The new regime, by contrast, calls for “a far more cautious course” before allowing federal officials to be sued.
It should go without saying that this view, which was developed by conservative justices over the last 40 years, is not especially popular among civil rights advocates, who typically want broad power to sue government officials who violate individual rights. Yet, because of decisions like Masterpiece Cakeshop, Tanvir is the rare case where civil rights advocates probably have more to lose they they have to gain from a system making it easier to sue government officials.
Masterpiece Cakeshop warns of a huge looming problem for victims of discrimination
On the day Masterpiece Cakeshop was decided, most court watchers dismissed it as a very minor decision. The case came to the Supreme Court as a grand showdown over whether religious conservatives have a constitutional right to violate anti-discrimination laws protecting the LGBTQ community.
But the Court largely punted this bigger question. Instead, Masterpiece Cakeshop held that states may continue to enforce their civil rights laws, but it also suggested that government officials have to be careful not to criticize the religious beliefs of people who object to those laws.
Not long after Masterpiece Cakeshop was decided, however, Justice Anthony Kennedy retired from the Court, and he was replaced by the far more conservative Justice Brett Kavanaugh. Kennedy authored Masterpiece Cakeshop, and it’s likely that he wrote the opinion narrowly because he felt cross-pressured by that case. Kennedy was typically supportive of religious liberty claims — he voted with the majority in Hobby Lobby, for example — but he also authored several landmark gay rights cases.
Thus, as someone who is sympathetic both to religious conservatives and to victims of anti-gay discrimination, Kennedy tried to chart a middle course between advocates who were primarily concerned with enforcing civil rights laws and those that wanted to protect “religious liberty” at all costs.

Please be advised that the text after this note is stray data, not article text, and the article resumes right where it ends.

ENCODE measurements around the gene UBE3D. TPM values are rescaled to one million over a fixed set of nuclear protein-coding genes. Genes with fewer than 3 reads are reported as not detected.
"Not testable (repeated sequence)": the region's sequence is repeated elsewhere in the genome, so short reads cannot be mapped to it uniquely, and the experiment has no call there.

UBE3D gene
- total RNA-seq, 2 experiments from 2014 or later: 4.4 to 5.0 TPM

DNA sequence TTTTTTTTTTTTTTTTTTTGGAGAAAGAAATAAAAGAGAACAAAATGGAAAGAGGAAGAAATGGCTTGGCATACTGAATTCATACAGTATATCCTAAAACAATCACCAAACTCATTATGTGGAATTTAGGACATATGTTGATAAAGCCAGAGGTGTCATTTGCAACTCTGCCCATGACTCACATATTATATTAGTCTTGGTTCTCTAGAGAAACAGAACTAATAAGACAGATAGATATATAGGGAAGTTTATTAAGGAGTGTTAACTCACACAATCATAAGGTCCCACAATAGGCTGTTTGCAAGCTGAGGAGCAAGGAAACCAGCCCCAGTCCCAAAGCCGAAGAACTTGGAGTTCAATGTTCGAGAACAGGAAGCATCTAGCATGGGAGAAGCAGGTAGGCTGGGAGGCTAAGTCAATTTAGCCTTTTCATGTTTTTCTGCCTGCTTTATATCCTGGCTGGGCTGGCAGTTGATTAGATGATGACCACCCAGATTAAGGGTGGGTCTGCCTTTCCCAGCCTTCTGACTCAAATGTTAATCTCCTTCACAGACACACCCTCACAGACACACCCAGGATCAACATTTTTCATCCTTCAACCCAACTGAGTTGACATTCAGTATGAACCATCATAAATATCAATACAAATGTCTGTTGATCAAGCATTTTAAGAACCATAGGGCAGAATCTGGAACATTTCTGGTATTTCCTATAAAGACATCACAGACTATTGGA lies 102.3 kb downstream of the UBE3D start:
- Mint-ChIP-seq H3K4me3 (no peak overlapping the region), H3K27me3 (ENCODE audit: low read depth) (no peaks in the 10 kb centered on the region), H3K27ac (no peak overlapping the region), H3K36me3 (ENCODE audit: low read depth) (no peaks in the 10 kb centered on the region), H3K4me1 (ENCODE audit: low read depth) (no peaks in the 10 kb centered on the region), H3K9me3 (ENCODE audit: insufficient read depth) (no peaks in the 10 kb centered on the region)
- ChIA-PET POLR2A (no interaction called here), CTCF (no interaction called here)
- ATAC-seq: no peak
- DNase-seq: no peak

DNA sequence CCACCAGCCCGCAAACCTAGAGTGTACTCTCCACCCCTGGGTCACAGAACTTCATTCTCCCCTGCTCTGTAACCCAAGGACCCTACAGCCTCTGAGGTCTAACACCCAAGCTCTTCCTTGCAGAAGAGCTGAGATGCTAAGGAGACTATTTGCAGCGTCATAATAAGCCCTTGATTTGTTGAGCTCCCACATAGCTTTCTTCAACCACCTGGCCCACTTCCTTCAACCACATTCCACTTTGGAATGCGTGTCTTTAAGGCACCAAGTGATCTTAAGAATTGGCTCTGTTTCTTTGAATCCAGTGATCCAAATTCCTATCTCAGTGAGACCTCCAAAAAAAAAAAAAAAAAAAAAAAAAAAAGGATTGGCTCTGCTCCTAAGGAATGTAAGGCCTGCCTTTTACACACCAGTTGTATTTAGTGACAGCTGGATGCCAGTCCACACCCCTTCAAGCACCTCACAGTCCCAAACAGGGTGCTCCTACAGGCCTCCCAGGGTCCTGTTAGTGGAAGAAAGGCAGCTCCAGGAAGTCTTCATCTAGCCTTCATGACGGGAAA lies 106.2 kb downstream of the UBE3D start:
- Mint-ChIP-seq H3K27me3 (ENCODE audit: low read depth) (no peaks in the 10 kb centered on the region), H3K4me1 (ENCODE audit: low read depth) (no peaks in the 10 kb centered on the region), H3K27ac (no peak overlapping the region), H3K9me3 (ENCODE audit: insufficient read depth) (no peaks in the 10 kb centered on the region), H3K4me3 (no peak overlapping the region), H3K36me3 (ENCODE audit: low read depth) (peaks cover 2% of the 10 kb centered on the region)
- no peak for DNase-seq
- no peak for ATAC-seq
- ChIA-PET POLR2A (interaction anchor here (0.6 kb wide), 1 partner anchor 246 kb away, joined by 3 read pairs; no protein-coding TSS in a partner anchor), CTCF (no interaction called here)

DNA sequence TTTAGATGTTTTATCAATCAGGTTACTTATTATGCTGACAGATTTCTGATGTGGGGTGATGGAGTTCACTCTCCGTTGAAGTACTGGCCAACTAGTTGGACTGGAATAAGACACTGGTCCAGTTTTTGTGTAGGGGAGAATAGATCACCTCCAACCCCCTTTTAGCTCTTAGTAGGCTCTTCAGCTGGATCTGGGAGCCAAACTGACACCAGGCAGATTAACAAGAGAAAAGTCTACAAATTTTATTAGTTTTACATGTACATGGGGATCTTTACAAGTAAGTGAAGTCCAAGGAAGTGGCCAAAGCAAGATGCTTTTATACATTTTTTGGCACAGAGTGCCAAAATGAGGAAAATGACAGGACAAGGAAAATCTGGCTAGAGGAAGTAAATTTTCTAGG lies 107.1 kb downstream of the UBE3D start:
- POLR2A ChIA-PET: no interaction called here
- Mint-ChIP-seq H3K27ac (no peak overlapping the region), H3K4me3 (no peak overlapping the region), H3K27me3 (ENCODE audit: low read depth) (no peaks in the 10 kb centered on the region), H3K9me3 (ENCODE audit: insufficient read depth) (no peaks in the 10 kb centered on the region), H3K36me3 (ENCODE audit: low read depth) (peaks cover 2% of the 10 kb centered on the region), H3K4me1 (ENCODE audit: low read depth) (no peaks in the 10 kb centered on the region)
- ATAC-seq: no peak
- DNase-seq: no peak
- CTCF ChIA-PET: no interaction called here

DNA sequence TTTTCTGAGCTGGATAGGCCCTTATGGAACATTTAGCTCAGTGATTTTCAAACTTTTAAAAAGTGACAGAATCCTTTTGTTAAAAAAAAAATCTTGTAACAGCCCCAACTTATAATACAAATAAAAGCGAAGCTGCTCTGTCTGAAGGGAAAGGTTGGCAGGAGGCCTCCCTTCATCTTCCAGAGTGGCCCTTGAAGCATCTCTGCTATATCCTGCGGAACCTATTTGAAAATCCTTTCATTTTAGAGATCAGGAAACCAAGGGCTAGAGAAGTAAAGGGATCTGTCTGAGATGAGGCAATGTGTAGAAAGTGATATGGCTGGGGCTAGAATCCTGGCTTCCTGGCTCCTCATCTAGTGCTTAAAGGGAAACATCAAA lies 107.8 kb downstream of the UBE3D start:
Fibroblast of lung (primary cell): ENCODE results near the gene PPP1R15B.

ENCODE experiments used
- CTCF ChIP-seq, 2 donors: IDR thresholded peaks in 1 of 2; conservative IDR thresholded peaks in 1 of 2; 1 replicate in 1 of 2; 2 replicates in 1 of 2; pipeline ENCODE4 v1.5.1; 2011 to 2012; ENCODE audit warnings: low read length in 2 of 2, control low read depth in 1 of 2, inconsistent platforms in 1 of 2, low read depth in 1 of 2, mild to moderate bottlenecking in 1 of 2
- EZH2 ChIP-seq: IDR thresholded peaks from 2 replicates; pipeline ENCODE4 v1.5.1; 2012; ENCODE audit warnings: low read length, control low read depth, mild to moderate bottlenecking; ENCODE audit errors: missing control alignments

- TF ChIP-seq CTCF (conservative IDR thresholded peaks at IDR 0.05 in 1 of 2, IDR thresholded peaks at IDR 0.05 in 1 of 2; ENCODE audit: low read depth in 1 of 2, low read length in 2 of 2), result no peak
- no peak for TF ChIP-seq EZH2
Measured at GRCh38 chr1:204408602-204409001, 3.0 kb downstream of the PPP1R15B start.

The more conservative Kavanaugh, by contrast, is unlikely to seek such a middle ground, and more likely to give religious conservatives the unqualified victory they seek.
Decades ago, the Court’s religious liberty cases typically protected members of minority religions, such as Seventh-day Adventists who sought the right to honor their sabbath on a Saturday, or Amish who sought to educate their children in the manner prescribed by their faith. It’s only recently, in decisions like Hobby Lobby, that the Supreme Court started allowing members of a politically powerful faith to undercut the rights of third parties.
Thus, in a world where individuals can collect money damages from federal officials who violate their “religious liberty,” a federal employee charged with, say, enforcing laws barring discrimination against women, could wind up facing a very expensive lawsuit if they bring an action against a religious conservative who did.
Think of the previous example of a boss who follows the “Billy Graham Rule.” Current law thinks of this boss as a lawbreaker. But the new, conservative approach to religious liberty paints that boss as a victim — and a victory for Tanvir could turn the boss into a victim with a valuable legal claim.
Even if Kavanaugh adheres to Kennedy’s approach, moreover, that approach still lays traps for government officials who seek to enforce civil rights laws against religious conservatives.
Recall that, in Masterpiece Cakeshop, Kennedy objected to a few statements by Colorado civil rights officials which he viewed as too hostile to conservative religious beliefs — including an unambiguously true statement by a Colorado civil rights commissioner that “freedom of religion and religion has been used to justify all kinds of discrimination throughout history.”
Thus, in a world where federal officials can be sued for “religious liberty” violations, a commissioner on the Equal Employment Opportunity Commission could potentially be sued if they make an off-hand remark that’s dismissive or hostile toward religious beliefs that are used to justify discrimination.
That’s likely to chill civil rights enforcement. Officials could be reluctant to enforce the law if they know that their own pocketbooks could be on the line.